Muhammad Ali sets a stylish tone for a Gordon Parks exhibition

A retrospective of the photojournalist’s portraits makes for an elegant contribution to the fight for civil rights

Muhammad Ali at Lord’s cricket ground in 1966, by Gordon Parks
Muhammad Ali at Lord’s cricket ground in 1966, by Gordon Parks | Image: Courtesy and © the Gordon Parks Foundation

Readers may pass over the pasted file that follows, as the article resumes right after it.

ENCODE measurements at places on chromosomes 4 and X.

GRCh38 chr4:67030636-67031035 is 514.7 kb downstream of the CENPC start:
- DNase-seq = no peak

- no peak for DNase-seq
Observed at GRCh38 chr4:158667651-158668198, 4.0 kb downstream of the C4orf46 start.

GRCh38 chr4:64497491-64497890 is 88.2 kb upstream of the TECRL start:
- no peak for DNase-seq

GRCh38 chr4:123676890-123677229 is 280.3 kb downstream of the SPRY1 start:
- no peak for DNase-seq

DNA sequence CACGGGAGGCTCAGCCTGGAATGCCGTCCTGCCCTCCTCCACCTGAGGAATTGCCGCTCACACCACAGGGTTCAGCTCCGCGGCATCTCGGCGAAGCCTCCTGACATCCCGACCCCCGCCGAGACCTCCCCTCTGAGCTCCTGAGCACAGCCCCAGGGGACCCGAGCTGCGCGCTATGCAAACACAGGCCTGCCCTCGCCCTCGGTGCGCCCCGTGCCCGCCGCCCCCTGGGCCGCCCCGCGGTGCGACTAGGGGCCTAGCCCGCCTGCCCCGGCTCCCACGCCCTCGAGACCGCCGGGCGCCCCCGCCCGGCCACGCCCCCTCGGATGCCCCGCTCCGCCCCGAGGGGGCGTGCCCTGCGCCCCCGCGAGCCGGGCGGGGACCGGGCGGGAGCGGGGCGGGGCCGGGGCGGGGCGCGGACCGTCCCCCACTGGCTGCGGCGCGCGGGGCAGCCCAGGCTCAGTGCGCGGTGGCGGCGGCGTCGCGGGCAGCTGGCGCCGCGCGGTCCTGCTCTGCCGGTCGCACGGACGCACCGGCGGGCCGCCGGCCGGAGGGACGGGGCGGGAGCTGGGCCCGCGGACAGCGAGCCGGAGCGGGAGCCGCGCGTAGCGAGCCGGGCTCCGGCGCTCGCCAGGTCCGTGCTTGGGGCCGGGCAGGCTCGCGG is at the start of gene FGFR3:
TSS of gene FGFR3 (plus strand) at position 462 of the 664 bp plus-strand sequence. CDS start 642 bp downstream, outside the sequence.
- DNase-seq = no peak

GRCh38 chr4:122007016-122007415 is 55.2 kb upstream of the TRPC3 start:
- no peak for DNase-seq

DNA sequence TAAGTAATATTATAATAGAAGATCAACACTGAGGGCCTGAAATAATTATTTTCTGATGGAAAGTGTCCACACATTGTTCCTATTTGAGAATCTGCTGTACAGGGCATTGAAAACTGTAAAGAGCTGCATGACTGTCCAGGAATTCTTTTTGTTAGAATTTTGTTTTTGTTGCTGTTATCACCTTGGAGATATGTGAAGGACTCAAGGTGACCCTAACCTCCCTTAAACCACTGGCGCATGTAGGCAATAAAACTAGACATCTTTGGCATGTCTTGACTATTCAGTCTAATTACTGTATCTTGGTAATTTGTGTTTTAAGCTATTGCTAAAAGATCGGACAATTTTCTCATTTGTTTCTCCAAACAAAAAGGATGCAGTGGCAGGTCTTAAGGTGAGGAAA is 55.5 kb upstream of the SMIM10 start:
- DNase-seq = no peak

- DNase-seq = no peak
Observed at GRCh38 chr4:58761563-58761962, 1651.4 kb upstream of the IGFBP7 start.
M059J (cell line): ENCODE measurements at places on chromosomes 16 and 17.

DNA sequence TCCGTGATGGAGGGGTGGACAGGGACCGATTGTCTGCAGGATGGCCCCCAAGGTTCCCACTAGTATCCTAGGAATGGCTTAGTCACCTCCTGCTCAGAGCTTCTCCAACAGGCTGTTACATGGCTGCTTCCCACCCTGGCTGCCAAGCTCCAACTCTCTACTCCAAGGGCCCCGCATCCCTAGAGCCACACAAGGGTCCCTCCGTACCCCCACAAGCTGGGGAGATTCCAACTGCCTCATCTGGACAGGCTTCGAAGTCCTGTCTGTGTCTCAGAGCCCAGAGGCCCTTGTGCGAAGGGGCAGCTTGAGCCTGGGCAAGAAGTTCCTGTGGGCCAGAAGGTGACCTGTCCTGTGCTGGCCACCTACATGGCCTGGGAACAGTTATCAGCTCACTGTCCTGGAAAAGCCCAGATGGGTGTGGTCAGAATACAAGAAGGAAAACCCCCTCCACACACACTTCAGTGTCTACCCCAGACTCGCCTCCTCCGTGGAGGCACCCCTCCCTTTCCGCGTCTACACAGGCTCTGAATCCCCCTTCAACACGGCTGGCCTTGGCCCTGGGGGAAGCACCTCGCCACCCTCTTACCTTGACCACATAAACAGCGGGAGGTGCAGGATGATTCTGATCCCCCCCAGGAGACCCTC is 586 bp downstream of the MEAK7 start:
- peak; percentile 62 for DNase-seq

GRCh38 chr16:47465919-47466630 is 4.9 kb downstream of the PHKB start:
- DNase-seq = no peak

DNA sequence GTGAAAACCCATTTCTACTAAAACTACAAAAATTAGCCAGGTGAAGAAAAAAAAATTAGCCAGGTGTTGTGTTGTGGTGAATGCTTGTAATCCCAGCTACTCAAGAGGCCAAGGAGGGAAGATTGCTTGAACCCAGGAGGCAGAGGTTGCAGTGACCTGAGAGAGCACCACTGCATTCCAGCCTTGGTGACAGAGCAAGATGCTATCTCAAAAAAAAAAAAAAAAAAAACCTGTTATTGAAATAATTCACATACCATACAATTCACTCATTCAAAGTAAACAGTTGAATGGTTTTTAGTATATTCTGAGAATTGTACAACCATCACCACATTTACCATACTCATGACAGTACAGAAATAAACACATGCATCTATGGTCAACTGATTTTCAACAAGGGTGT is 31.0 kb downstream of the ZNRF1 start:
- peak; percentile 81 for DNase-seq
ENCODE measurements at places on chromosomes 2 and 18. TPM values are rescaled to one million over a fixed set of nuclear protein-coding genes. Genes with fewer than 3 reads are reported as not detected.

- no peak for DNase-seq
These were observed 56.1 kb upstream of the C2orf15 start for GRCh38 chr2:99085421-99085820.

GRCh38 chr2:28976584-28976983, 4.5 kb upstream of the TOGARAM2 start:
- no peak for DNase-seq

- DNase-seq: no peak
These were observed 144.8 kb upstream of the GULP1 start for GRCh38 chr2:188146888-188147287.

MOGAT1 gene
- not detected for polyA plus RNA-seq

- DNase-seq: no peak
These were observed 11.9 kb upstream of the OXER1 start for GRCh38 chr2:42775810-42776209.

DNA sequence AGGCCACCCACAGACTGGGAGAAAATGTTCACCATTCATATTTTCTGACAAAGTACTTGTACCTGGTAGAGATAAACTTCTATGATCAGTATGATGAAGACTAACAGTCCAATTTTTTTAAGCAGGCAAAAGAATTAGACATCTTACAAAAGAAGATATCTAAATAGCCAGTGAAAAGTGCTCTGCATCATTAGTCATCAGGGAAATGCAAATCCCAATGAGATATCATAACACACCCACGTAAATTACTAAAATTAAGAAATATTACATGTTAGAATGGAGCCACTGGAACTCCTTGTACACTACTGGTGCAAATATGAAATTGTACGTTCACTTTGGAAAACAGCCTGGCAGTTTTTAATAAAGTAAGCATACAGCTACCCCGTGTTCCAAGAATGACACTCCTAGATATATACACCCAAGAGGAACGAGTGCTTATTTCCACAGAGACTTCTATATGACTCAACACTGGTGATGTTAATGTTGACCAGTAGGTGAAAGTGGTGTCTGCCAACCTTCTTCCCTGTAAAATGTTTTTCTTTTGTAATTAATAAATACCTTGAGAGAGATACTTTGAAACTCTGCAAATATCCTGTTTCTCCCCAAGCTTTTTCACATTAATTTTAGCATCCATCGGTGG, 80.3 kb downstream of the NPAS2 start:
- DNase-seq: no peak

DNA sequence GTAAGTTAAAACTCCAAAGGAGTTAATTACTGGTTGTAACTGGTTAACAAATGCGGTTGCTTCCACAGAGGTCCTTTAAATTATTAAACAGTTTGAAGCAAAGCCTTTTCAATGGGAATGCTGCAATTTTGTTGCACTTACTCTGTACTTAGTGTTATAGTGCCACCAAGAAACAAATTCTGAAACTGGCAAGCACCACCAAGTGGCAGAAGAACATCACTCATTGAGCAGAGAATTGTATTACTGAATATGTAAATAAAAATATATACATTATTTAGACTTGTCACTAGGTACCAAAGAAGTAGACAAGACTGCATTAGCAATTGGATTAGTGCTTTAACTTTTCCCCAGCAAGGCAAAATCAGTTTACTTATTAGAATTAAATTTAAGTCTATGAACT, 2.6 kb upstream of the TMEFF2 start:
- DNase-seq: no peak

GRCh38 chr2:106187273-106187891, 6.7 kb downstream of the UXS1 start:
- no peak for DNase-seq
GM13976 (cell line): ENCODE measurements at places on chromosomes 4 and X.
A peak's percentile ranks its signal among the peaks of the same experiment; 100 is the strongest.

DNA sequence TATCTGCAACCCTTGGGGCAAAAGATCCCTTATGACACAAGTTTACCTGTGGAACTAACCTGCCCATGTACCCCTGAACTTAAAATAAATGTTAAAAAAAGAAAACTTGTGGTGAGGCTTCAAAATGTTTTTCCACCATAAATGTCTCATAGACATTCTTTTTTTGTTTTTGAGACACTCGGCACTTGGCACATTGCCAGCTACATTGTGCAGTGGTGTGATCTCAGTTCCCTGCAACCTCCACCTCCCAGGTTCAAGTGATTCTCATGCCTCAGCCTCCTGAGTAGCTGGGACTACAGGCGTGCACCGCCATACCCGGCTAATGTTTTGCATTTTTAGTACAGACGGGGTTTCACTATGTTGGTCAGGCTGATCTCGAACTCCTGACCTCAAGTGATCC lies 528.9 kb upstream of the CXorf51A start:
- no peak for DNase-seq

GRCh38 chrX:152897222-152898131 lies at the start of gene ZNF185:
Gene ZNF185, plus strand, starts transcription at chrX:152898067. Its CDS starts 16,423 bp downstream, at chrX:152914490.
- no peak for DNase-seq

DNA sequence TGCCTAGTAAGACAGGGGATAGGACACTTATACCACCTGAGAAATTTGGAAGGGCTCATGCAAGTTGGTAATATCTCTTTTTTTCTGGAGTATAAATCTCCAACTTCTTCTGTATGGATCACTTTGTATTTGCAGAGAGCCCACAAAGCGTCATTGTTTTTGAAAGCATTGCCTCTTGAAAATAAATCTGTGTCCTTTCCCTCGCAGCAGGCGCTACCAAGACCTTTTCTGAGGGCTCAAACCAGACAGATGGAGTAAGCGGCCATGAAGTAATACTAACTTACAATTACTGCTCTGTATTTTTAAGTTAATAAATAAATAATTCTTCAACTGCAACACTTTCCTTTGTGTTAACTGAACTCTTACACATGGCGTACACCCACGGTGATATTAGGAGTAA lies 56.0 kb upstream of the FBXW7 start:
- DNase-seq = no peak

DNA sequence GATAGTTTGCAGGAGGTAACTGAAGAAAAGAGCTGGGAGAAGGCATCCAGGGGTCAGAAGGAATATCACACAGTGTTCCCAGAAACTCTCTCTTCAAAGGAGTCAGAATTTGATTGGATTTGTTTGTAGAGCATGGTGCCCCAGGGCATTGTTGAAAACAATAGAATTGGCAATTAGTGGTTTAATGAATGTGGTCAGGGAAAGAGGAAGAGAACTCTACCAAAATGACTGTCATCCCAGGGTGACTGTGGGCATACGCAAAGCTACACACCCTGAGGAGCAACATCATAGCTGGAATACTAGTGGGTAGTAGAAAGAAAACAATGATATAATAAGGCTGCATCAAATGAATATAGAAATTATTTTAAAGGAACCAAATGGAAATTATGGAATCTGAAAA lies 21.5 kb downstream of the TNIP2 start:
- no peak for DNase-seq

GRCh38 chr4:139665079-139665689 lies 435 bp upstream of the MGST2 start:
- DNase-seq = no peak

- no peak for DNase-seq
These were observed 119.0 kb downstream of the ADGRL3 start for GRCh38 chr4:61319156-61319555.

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In 1966, pioneering African-American photojournalist and fashion photographer Gordon Parks was given an assignment by Life magazine to photograph the boxer Muhammad Ali when he visited London and Miami. Ali was at the height of his fame, having won a gold medal at the 1960 Olympics – but his support of the black pride movement and his refusal to fight in the Vietnam war due to his faith were controversial to much of America. Parks, with his photojournalist’s eye for storytelling and his fashion photographer’s flair for style, captured moments that showed Ali as a sensitive and focused man – talking to a young child sitting on his lap or, here, standing in a sunny stairwell, deep in thought and sharply dressed. Ultimately, this helped shift public opinion around the athlete. Now the photographs, along with two other series by Parks, titled Segregation in the South and Black Muslims, will be on show in a retrospective at Alison Jacques Gallery in London. Together, the photos showcase Parks’s poignant contribution to the fight for civil rights.


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